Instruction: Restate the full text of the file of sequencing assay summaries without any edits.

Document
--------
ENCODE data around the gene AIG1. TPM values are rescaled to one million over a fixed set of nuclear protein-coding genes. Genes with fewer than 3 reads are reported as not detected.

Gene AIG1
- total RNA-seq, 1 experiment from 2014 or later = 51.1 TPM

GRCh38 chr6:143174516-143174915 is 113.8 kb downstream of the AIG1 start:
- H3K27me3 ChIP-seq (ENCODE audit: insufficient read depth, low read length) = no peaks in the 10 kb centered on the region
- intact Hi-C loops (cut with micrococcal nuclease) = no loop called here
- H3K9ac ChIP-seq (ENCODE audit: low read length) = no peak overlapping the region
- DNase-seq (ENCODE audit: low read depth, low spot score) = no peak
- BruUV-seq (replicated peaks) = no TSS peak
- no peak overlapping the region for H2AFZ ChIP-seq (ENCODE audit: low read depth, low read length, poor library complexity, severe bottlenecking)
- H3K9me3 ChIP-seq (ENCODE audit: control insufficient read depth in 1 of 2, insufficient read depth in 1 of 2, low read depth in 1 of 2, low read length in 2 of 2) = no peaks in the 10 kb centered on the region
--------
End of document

ENCODE data around the gene AIG1. TPM values are rescaled to one million over a fixed set of nuclear protein-coding genes. Genes with fewer than 3 reads are reported as not detected.

Gene AIG1
- total RNA-seq, 1 experiment from 2014 or later = 51.1 TPM

GRCh38 chr6:143174516-143174915 is 113.8 kb downstream of the AIG1 start:
- H3K27me3 ChIP-seq (ENCODE audit: insufficient read depth, low read length) = no peaks in the 10 kb centered on the region
- intact Hi-C loops (cut with micrococcal nuclease) = no loop called here
- H3K9ac ChIP-seq (ENCODE audit: low read length) = no peak overlapping the region
- DNase-seq (ENCODE audit: low read depth, low spot score) = no peak
- BruUV-seq (replicated peaks) = no TSS peak
- no peak overlapping the region for H2AFZ ChIP-seq (ENCODE audit: low read depth, low read length, poor library complexity, severe bottlenecking)
- H3K9me3 ChIP-seq (ENCODE audit: control insufficient read depth in 1 of 2, insufficient read depth in 1 of 2, low read depth in 1 of 2, low read length in 2 of 2) = no peaks in the 10 kb centered on the region